Stereoscopic image from Krupp's great exhibit of guns at the Columbian Exposition in 1893

The company began to make steel cannons in the 1840s—especially for the Russian, Turkish, and Prussian armies. Low non-military demand and government subsidies meant that the company specialized more and more in weapons: by the late 1880s the manufacture of armaments represented around 50% of Krupp's total output. When Alfred Krupp started with the firm, it had five employees. At his death twenty thousand people worked for Krupp—making it the world's largest industrial company and the largest private company in the German empire.

Krupp's had a Great Krupp Building with an exhibition of guns at the Columbian Exposition in 1893.

An assortment of naval guns and field artillery pieces from the Krupp works in Essen, Germany. (Circa 1905)

In the 20th century the company was headed by Gustav Krupp von Bohlen und Halbach (1870–1950), who assumed the surname of Krupp when he married the Krupp heiress, Bertha Krupp. After Adolf Hitler came to power in Germany in 1933, the Krupp works became the center for German rearmament. In 1943, by a special order from Hitler, the company reverted to a sole-proprietorship, with Gustav and Bertha's eldest son Alfried Krupp von Bohlen und Halbach (1907–67) as proprietor.

After Germany's defeat, Gustav was senile and incapable of standing trial, and the Nuremberg Military Tribunal convicted Alfried as a war criminal in the Krupp Trial for "plunder" and for his company's use of slave labor. It sentenced him to 12 years in prison and ordered him to sell 75% of his holdings. In 1951, as the Cold War developed and no buyer came forward, the U.S. occupation authorities released him, and in 1953 he resumed control of the firm.

In 1968, the company became an Aktiengesellschaft and ownership was transferred to the Alfried Krupp von Bohlen und Halbach Foundation. In 1999, the Krupp Group merged with its largest competitor, Thyssen AG; the combined company—ThyssenKrupp, became Germany's fifth-largest firm and one of the largest steel producers in the world.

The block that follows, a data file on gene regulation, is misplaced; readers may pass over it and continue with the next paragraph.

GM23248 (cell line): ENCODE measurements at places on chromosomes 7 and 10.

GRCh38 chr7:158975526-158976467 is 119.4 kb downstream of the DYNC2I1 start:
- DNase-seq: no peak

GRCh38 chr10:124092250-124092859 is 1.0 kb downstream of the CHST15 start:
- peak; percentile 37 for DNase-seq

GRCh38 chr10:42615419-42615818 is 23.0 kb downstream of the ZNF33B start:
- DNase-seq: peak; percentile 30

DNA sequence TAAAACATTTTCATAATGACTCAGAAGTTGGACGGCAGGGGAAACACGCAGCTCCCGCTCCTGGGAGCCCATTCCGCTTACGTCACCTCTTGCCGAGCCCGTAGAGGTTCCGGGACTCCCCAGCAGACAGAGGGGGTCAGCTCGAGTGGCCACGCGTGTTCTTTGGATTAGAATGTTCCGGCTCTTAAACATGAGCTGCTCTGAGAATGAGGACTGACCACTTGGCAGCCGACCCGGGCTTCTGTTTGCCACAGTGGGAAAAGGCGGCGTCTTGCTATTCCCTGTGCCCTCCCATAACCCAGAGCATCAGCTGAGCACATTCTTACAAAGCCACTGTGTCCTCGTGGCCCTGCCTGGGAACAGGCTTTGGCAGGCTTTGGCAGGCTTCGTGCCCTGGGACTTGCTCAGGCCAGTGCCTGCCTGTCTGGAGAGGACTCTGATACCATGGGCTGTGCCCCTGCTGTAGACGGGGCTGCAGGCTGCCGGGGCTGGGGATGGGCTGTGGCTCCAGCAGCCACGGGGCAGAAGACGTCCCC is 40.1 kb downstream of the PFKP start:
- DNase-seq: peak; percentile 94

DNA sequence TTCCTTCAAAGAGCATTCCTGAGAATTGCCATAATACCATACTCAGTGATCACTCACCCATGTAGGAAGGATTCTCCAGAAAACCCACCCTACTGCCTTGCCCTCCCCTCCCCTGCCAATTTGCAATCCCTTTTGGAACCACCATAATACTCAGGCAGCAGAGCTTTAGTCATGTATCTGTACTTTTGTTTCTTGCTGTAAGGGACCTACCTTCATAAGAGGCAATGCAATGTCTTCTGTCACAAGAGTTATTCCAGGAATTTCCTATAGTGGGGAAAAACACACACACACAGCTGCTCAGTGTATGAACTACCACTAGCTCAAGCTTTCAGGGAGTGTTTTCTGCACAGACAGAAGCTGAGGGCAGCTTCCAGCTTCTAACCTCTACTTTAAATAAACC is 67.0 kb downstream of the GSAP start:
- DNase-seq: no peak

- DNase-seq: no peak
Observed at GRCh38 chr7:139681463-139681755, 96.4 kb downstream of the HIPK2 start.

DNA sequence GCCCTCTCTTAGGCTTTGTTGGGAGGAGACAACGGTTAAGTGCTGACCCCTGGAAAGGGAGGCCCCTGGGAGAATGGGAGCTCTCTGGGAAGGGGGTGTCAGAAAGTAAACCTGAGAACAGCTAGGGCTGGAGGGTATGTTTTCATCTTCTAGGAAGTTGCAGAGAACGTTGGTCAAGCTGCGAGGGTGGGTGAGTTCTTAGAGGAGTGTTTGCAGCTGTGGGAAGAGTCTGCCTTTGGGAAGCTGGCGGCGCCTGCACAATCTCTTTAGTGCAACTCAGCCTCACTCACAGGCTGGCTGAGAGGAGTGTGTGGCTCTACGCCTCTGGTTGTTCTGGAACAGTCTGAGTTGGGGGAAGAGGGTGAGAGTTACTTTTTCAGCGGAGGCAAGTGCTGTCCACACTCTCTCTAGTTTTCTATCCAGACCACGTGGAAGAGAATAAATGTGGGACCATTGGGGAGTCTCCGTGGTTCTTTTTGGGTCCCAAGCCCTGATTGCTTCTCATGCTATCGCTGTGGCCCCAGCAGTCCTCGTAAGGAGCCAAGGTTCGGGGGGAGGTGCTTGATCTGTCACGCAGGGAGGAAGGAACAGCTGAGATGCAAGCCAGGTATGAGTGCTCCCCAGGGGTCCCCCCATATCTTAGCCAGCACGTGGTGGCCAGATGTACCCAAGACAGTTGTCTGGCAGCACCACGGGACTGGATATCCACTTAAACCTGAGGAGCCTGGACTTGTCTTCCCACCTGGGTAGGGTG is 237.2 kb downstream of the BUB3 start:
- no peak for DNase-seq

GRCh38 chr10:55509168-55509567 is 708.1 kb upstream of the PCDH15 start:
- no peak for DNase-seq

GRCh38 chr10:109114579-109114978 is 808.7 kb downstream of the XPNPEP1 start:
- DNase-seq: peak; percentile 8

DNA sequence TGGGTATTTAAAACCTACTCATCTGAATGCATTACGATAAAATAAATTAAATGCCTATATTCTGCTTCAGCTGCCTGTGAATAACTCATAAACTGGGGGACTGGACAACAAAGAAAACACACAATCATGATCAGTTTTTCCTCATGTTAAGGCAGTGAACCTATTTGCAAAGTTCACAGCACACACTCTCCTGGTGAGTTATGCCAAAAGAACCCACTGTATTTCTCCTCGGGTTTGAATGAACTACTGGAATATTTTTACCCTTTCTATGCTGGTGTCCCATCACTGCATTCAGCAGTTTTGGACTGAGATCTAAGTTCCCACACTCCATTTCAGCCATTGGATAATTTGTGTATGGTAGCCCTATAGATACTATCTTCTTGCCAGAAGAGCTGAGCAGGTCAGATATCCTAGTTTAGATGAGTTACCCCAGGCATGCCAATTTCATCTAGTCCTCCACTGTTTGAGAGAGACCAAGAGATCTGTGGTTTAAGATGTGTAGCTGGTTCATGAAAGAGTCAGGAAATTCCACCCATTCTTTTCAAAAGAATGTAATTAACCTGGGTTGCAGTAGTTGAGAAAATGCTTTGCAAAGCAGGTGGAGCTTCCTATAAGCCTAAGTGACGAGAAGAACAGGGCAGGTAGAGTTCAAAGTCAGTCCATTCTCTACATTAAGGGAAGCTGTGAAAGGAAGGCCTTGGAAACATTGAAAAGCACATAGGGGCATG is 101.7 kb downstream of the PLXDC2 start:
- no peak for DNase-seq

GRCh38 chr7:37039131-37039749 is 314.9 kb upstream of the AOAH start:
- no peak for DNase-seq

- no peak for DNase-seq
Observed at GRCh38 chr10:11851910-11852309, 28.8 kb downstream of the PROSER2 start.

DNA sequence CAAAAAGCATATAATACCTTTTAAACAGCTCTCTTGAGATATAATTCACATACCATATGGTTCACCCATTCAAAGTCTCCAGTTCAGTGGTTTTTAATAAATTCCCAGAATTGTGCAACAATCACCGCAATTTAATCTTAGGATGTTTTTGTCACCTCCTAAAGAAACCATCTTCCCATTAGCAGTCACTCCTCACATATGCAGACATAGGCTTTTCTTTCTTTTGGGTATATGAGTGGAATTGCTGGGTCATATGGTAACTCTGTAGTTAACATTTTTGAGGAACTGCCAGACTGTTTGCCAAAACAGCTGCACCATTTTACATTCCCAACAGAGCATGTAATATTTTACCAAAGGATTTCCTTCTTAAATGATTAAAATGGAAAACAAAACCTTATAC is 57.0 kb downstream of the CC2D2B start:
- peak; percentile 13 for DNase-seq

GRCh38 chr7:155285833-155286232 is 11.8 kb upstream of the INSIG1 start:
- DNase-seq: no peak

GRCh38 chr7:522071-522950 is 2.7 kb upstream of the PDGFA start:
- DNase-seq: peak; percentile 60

In the early 1980s, the company spun off all its operating activities and was restructured as a holding company. VDM Nickel-Technologie was bought in 1989, for high-performance materials, mechanical engineering and electronics. That year, Gerhard Cromme became chairman and chief executive of Krupp. After its hostile takeover of rival steelmaker Hoesch AG in 1990–1991, the companies were merged in 1992 as "Fried. Krupp AG Hoesch Krupp," under Cromme. After closing one main steel plant and laying off 20,000 employees, the company had a steelmaking capacity of around eight million metric tons and sales of about 28 billion DM (US$18.9 billion). The new Krupp had six divisions: steel, engineering, plant construction, automotive supplies, trade, and services. After two years of heavy losses, a modest net profit of 40 million DM (US$29.2 million) followed in 1994.

In 1997 Krupp attempted a hostile takeover of the larger Thyssen, but the bid was abandoned after resistance from Thyssen management and protests by its workers. Nevertheless, Thyssen agreed to merge the two firms' flat steel operations, and Thyssen Krupp Stahl AG was created in 1997 as a jointly owned subsidiary (60% by Thyssen and 40% by Krupp). About 6,300 workers were laid off. Later that year, Krupp and Thyssen announced a full merger, which was completed in 1999 with the formation of ThyssenKrupp AG. Cromme and Ekkehard Schulz were named co-chief executives of the new company, operating worldwide in three main business areas: steel, capital goods (elevators and industrial equipment), and services (specialty materials, environmental services, mechanical engineering, and scaffolding services).

Roles played in important historical events

Franco-Prussian War

The unexpected victory of Prussia over France (19 July 1870 – 10 May 1871) demonstrated the superiority of breech-loaded steel cannon over muzzle-loaded brass. Krupp artillery was a significant factor at the battles of Wissembourg and Gravelotte, and was used during the siege of Paris. Krupp's anti-balloon guns were the first anti-aircraft guns. Prussia fortified the major North German ports with batteries that could hit French ships from a distance of 4,000 yd (3.7 km; 2.3 mi), inhibiting invasion.

Krupp's Gun Shop c. 1901

Venezuela Crisis

Krupp's construction of the Great Venezuela Railway from 1888 to 1894 raised Venezuelan national debt. Venezuela's suspension of debt payments in 1901 led to gunboat diplomacy of the Venezuela Crisis of 1902–1903.[10]

Balkan wars

Russia and the Ottoman Empire both bought large quantities of Krupp guns. By 1887, Russia had bought 3,096 Krupp guns, while the Ottomans bought 2,773 Krupp guns. By the start of the Balkan wars the largest export market for Krupp worldwide was Turkey, which purchased 3,943 Krupp guns of various types between 1854 and 1912. The second-largest customer in the Balkans was Romania, which purchased 1,450 guns in the same period, while Bulgaria purchased 517 pieces, Greece 356, Austria-Hungary 298, Montenegro 25, and Serbia just 6 guns.[11]

World War I

Detail of a WWI gun breech block manufactured by Krupp in Essen